When trying to figure out how many strands of christmas lights to stick end to end together, it’s best to just follow the directions on the package.  Remember just a minute ago when I said “Generally, that bit of instructions and the numbers associated with them has something to do with preventing you from burning your house down and killing you and your whole family while you sleep” ?  This is the part of the story where that actually shows you that it’s easier to follow the directions than it is to burn your whole house down.  However, let’s just say you have limited information, or small combinations of variables like individual lamp voltage, individual lamp amperage, total strand wattage, or for some reason, wire gauge of the strand.  You can manipulate the good old Power Formula to give you the answers using some constants that you can kind of take for granted.  You know the power formula, right?  The “West Virginia Formula?”

Here are some things you can pretty much use at your own risk as constant numbers to help with the figurin’ of the math, when it comes up:

  • In the USA, which is where I live, the voltage at the wall outlet is gonna be somewhere between 110-120 volts.  For a constant standard number, you can use 120 volts as the line voltage at the wall when you’re calculating, it’s the upper limit.
  • Typically in your home, the wall outlets and circuits therein are going to be rated at either 15 amps or 20 amps.  The best way to figure out which each one is would be to go find that outlet in the breaker box and verify the circuit’s amperage rating on the breaker itself.  I just went and checked the breaker box here in my apartment, and all of the circuits in my place are 15 amp circuits.  I’m guessing that a lot of your homes are going to be on 15 amp breakers.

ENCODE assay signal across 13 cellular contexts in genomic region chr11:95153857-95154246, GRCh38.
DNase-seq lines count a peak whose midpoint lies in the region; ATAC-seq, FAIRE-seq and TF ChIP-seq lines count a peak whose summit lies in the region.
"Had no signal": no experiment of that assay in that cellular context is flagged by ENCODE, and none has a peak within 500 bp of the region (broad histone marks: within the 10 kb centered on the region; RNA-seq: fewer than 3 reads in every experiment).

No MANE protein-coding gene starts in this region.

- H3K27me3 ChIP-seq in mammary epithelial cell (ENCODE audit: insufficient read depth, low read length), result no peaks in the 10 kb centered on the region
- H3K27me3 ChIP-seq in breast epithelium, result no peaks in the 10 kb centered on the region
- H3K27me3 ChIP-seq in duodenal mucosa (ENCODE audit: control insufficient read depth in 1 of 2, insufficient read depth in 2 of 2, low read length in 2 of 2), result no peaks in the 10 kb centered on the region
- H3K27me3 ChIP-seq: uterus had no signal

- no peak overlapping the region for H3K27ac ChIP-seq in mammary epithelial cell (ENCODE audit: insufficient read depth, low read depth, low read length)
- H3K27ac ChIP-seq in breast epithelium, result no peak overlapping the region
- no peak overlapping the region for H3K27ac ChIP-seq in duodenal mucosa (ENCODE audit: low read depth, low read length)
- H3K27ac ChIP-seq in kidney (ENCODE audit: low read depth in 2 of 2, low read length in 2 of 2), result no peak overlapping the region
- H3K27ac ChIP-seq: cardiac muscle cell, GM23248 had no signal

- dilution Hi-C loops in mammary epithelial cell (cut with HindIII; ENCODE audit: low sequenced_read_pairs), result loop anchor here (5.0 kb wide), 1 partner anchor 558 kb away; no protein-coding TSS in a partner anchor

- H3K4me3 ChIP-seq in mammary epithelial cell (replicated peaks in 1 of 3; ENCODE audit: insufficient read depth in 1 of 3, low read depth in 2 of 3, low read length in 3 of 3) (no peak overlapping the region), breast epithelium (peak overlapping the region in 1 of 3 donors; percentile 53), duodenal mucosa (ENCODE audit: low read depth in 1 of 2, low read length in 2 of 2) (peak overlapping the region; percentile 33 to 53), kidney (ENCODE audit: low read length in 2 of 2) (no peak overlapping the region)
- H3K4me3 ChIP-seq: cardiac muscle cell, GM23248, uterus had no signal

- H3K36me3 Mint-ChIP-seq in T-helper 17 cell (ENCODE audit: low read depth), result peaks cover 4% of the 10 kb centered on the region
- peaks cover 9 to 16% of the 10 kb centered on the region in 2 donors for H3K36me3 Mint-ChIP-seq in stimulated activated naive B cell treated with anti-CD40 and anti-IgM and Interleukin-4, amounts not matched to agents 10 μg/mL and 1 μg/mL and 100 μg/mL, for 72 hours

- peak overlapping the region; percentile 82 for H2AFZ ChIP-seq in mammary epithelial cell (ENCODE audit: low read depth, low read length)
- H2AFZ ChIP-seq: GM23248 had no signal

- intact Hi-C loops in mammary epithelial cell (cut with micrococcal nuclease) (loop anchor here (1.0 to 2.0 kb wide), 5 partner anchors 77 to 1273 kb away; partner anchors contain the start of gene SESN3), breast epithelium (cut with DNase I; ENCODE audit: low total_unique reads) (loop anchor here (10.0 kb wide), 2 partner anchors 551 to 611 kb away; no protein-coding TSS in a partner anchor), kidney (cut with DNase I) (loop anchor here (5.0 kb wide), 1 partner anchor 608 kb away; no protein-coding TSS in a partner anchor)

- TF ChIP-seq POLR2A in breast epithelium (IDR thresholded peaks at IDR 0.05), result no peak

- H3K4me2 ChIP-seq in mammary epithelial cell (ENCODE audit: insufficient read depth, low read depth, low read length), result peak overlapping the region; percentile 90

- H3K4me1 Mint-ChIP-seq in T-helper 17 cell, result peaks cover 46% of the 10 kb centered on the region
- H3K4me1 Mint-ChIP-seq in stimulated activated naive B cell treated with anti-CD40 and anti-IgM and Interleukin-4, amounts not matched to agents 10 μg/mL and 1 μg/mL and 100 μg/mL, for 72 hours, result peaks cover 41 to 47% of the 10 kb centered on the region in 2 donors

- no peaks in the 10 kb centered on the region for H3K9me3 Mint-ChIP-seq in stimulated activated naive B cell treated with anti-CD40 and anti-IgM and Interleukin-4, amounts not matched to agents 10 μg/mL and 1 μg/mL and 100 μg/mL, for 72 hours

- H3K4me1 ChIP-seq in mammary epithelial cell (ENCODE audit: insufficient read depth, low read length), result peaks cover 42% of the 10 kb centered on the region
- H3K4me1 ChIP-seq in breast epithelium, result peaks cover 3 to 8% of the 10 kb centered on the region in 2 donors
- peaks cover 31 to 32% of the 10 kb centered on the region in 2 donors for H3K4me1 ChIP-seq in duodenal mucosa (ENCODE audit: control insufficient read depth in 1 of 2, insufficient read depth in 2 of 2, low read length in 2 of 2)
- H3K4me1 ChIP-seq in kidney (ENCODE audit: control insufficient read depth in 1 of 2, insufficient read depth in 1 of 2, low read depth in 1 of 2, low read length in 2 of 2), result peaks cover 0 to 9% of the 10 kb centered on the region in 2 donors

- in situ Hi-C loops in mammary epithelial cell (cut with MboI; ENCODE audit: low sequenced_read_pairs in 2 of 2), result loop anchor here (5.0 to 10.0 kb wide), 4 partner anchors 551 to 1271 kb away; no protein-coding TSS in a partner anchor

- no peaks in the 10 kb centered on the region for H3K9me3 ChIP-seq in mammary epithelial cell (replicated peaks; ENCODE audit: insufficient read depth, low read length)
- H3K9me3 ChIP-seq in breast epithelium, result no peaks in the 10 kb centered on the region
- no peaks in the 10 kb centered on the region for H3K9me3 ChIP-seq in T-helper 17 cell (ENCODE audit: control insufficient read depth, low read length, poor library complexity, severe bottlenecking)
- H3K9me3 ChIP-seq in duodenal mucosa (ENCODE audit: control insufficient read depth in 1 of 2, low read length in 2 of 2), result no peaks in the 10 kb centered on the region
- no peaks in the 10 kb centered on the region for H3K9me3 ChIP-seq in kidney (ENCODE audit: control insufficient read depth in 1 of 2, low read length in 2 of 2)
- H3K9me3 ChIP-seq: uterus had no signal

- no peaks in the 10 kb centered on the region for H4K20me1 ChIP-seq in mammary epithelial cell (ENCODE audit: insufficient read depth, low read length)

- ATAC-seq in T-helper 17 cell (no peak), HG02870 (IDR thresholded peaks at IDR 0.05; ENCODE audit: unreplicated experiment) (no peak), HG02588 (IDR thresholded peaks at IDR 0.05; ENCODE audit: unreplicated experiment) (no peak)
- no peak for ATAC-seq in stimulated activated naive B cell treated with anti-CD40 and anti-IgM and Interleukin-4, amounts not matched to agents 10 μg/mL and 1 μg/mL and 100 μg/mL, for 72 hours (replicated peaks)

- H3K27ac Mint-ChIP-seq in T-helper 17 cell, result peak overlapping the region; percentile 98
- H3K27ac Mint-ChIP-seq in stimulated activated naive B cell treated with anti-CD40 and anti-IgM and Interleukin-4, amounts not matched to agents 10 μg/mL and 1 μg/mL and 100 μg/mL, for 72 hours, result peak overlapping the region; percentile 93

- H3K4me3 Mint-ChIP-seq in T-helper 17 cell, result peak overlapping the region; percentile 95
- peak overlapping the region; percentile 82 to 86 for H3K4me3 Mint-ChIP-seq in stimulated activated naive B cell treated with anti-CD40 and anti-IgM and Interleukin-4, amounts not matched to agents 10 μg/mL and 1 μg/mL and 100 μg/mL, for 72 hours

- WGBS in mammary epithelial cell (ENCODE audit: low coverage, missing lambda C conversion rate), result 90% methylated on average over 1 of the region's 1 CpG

• A large majority of christmas light strands are wired with 22 gauge (awg) wiring, which has a total ampacity rating of about 5 amps.  A strand of 150 incandescent mini lamps at 36 watts total is only pulling 0.3 amps.
  • If you can verify that all wiring from the load to the breaker is the proper gauge for maximum wattage use for a 20 amp circuit, that circuit will provide a maximum of 2400 watts.  The same circuit on a 15 amp breaker will give a maximum wattage of 1800 watts.  Please note – this is if all conditions, like all sections of wiring and multi-gang units, like power strips and cube taps.
  • For a reason that I have yet to figure out, light strands are calculated on this odd “minus two per fifty lamps” constant.  What I mean by that is the calculations on the entire strand of lights seem to be calculated by taking away 2 lamps per every 50.  For example, if you calculate all of the variables of your typical string of 150, you get numbers that are for 50 lamps, but the actual ratings are for 144 lamps, which is 6 less than 150, or 2 per every 50 lamps.  Weird, huh?

Let’s put some of this information to the test and figure out a challenge.  I just found a 150-lamp string of mini-incandescents.  I want to know how many amps this string will pull as a whole.  There are some things we know, but we don’t know amps.  Let’s manipulate that good ol’ Power Formula:

Easy, yeah?

Okay, here’s another one:
How many strands can I plug end to end, knowing that A) the wire on the strand of lights is probably 22 gauge, B) each strand of 150 draws about 0.3 amps, C) the 22 gauge wire in the strand is rated for about 5 amps, and D) there is a 3 amp fuse in line on each strand of 150 lights.  I plan to plug the business end of these into the wall, rated at 15 amps.